Supporting Bereaved Customers and Employees

As the Bereavement Pay & Leave Bill is scheduled for its second reading in the House of Commons on 18 March, this article focuses on grief. What steps can organisations make to better support customers and employees following a bereavement?


Our Response to Loss

The death of a loved one is a traumatic life experience and grief is our response to this loss. Grief can take many forms including emotional pain, distress, anger, sadness, regret, shock, emptiness and even relief. No matter how grief takes hold, it is difficult to just get on with normal life.


In a state of grief, it can be difficult to focus, process information and undertake routine tasks. It can feel as though an essential part of life is missing and individuals may question how to go on without their loved one. There may also be financial concerns or fear about taking on additional responsibilities.


Whilst in this vulnerable emotional state, the bereaved have to deal with many practical issues. Funeral arrangements, paperwork, and formal processes, as well as informing family and friends. This can be complex, time-consuming, and draining. The attitude and behaviours of others impact how people get through these necessities.


Supporting Vulnerable Customers and Employees

For any organisation, friend or relative that is supporting someone who has recently been bereaved, empathy, patience and kindness are essential qualities.


Death is a difficult subject to approach, it is emotionally distressing, and many people try to avoid it. We might assume we know how someone is feeling, but the experience and impact are different for everyone.

Bereavement training is a valuable step in helping people to talk more openly about grief and to have the skills and resources to support customers or colleagues who have lost a loved one. It can improve our understanding of what people might be dealing with and how to be supportive.


Bereavement training is particularly important in industries where conversations with those in mourning occur regularly. This includes life insurance firms, solicitors, health & social care professions and banks.


If you do find yourself in conversation with a grieving customer or colleague, it is important to think about how they would want to be treated. Focus on what can be done to support the individual and help them move forward, rather than the circumstances or cause of death. Taking your time, listening, and responding with empathy are also key.


The Bereavement Pay & Leave Bill

On 7 February 2022, Northern Ireland passed the Bereavement Pay & Leave Bill which will come into force in April. This means that employers in Northern Ireland are legally obliged to provide 2-weeks paid, statutory leave to working parents who suffer the death of a child or stillbirth. It is intended that this will be extended to also include miscarriages.


This parental bereavement entitlement is already in force across the rest of the UK; however, Patricia Gibson of the Scottish National Party wants to extend the Bill. She has proposed the provision of leave and pay for employees who have lost a close family member. The second reading of this amendment to the Bereavement Pay & Leave Bill is scheduled for 18 March.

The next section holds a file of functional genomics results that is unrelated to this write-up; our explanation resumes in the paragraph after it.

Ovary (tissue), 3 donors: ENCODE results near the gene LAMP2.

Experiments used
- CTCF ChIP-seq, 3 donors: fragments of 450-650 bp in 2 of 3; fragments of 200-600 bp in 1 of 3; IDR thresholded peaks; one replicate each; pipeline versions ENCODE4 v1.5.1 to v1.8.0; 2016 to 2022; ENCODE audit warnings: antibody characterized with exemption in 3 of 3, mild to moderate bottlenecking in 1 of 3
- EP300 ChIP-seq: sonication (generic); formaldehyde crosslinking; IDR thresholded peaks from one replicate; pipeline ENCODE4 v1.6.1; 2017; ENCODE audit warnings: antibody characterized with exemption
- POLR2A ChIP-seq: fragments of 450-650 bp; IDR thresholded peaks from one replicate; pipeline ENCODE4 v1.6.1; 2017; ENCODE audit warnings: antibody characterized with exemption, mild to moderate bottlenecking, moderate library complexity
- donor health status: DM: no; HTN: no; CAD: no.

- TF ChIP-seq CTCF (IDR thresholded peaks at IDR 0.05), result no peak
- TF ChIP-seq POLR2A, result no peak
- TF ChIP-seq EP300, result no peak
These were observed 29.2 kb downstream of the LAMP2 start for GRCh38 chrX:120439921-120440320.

At present, granting compassionate leave is at the discretion of the employer. Whilst the majority are understanding, there is no legal obligation to provide leave and pay to an employee who has lost their spouse, parent, or sibling. Will we see this change in the future?


The Value of a Bereavement Policy, Training & Signposting

Bereavement training is a valuable step in helping people to talk more openly about grief and to have the skills and resources to support customers or colleagues who have lost a loved one. It can improve our understanding of what people might be dealing with and how to be supportive.


Bereavement training is particularly important in industries where conversations with those in mourning occur regularly. This includes life insurance firms, solicitors, health & social care professions and banks.


Do you already have a bereavement policy in place for customers and/or employees? By providing clear information, a policy can empower individuals to confidently provide consistent support to those in need. It is useful to include a return-to-work process in the policy.


Again, bereavement training can help the team know how to respond to a returning colleague without awkwardness or fear of saying the wrong thing. It can also inform signposting to bereavement support organisations.*


It is important to note that grief doesn’t dissipate after a few days, weeks, or months. It can take years to find ways to cope, to adjust, to find a new purpose and to live life without guilt. For those finding it especially difficult, bereavement counselling can be beneficial.


Death is a difficult matter, but that is not a reason to avoid Bereavement & Grief Training or open and honest conversations. It is only with a greater understanding that we can build the empathy and resources to help others in their darkest moments.


*Bereavement Support Organisations UK

Cruse - https://www.cruse.org.uk/

Mind - https://www.mind.org.uk/information-support/guides-to-support-and-services/bereavement/useful-contacts/

The Good Grief Trust - https://www.thegoodgrieftrust.org/


© 2021 by Helen Pettifer Training. Created by Lawrence Wood - Transformational Communications.

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